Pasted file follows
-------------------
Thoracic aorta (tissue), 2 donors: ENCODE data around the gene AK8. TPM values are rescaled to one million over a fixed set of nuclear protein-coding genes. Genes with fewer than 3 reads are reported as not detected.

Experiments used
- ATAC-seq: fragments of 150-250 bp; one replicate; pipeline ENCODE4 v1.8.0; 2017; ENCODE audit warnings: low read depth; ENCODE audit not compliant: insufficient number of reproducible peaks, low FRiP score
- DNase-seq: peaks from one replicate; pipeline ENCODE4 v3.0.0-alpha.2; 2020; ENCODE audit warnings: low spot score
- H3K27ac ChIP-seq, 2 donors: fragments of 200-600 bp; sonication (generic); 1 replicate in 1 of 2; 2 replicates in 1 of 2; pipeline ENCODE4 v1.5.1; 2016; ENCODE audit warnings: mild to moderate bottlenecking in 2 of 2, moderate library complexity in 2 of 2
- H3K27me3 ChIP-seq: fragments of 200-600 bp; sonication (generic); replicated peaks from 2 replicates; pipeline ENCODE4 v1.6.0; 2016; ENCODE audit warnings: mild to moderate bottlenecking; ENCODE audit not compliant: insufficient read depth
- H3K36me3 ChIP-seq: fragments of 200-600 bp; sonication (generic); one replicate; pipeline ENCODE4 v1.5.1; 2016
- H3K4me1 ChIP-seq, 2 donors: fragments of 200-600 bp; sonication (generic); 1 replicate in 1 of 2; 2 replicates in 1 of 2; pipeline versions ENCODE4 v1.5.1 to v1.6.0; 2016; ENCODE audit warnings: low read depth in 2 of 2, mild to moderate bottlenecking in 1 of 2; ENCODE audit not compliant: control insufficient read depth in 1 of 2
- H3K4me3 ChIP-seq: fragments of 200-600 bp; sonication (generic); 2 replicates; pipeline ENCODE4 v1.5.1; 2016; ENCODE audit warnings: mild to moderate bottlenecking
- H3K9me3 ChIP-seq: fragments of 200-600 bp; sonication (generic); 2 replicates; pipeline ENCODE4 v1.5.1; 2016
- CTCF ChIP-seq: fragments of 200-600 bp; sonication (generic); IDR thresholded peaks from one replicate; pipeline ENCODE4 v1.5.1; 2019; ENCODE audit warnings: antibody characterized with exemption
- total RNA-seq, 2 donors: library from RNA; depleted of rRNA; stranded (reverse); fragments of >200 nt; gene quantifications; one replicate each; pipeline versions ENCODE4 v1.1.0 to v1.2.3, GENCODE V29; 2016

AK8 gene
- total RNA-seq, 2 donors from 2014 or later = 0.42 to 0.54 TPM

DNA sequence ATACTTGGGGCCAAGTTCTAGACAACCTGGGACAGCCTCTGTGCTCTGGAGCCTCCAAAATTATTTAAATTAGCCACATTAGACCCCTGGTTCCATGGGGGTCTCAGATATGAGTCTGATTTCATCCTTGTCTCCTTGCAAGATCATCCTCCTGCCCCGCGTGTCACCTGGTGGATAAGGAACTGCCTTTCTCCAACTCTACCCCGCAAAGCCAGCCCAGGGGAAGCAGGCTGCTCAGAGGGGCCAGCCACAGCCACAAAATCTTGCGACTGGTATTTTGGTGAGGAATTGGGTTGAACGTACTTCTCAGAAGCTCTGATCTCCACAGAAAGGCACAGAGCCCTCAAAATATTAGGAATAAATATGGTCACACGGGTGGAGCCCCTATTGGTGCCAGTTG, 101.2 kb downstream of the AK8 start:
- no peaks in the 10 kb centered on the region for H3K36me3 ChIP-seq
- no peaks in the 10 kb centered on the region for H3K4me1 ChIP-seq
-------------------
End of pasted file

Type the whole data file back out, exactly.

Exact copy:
Thoracic aorta (tissue), 2 donors: ENCODE data around the gene AK8. TPM values are rescaled to one million over a fixed set of nuclear protein-coding genes. Genes with fewer than 3 reads are reported as not detected.

Experiments used
- ATAC-seq: fragments of 150-250 bp; one replicate; pipeline ENCODE4 v1.8.0; 2017; ENCODE audit warnings: low read depth; ENCODE audit not compliant: insufficient number of reproducible peaks, low FRiP score
- DNase-seq: peaks from one replicate; pipeline ENCODE4 v3.0.0-alpha.2; 2020; ENCODE audit warnings: low spot score
- H3K27ac ChIP-seq, 2 donors: fragments of 200-600 bp; sonication (generic); 1 replicate in 1 of 2; 2 replicates in 1 of 2; pipeline ENCODE4 v1.5.1; 2016; ENCODE audit warnings: mild to moderate bottlenecking in 2 of 2, moderate library complexity in 2 of 2
- H3K27me3 ChIP-seq: fragments of 200-600 bp; sonication (generic); replicated peaks from 2 replicates; pipeline ENCODE4 v1.6.0; 2016; ENCODE audit warnings: mild to moderate bottlenecking; ENCODE audit not compliant: insufficient read depth
- H3K36me3 ChIP-seq: fragments of 200-600 bp; sonication (generic); one replicate; pipeline ENCODE4 v1.5.1; 2016
- H3K4me1 ChIP-seq, 2 donors: fragments of 200-600 bp; sonication (generic); 1 replicate in 1 of 2; 2 replicates in 1 of 2; pipeline versions ENCODE4 v1.5.1 to v1.6.0; 2016; ENCODE audit warnings: low read depth in 2 of 2, mild to moderate bottlenecking in 1 of 2; ENCODE audit not compliant: control insufficient read depth in 1 of 2
- H3K4me3 ChIP-seq: fragments of 200-600 bp; sonication (generic); 2 replicates; pipeline ENCODE4 v1.5.1; 2016; ENCODE audit warnings: mild to moderate bottlenecking
- H3K9me3 ChIP-seq: fragments of 200-600 bp; sonication (generic); 2 replicates; pipeline ENCODE4 v1.5.1; 2016
- CTCF ChIP-seq: fragments of 200-600 bp; sonication (generic); IDR thresholded peaks from one replicate; pipeline ENCODE4 v1.5.1; 2019; ENCODE audit warnings: antibody characterized with exemption
- total RNA-seq, 2 donors: library from RNA; depleted of rRNA; stranded (reverse); fragments of >200 nt; gene quantifications; one replicate each; pipeline versions ENCODE4 v1.1.0 to v1.2.3, GENCODE V29; 2016

AK8 gene
- total RNA-seq, 2 donors from 2014 or later = 0.42 to 0.54 TPM

DNA sequence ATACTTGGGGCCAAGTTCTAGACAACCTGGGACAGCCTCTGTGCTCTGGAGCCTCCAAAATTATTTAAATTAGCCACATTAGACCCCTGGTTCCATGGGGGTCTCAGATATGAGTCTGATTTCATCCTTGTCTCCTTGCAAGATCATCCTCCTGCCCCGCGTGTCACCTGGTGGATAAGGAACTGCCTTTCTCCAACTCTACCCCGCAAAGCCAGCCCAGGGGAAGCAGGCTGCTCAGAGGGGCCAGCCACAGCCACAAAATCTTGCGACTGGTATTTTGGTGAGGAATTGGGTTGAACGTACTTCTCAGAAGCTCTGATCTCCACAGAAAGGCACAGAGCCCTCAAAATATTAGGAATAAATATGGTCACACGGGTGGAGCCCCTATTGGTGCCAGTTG, 101.2 kb downstream of the AK8 start:
- no peaks in the 10 kb centered on the region for H3K36me3 ChIP-seq
- no peaks in the 10 kb centered on the region for H3K4me1 ChIP-seq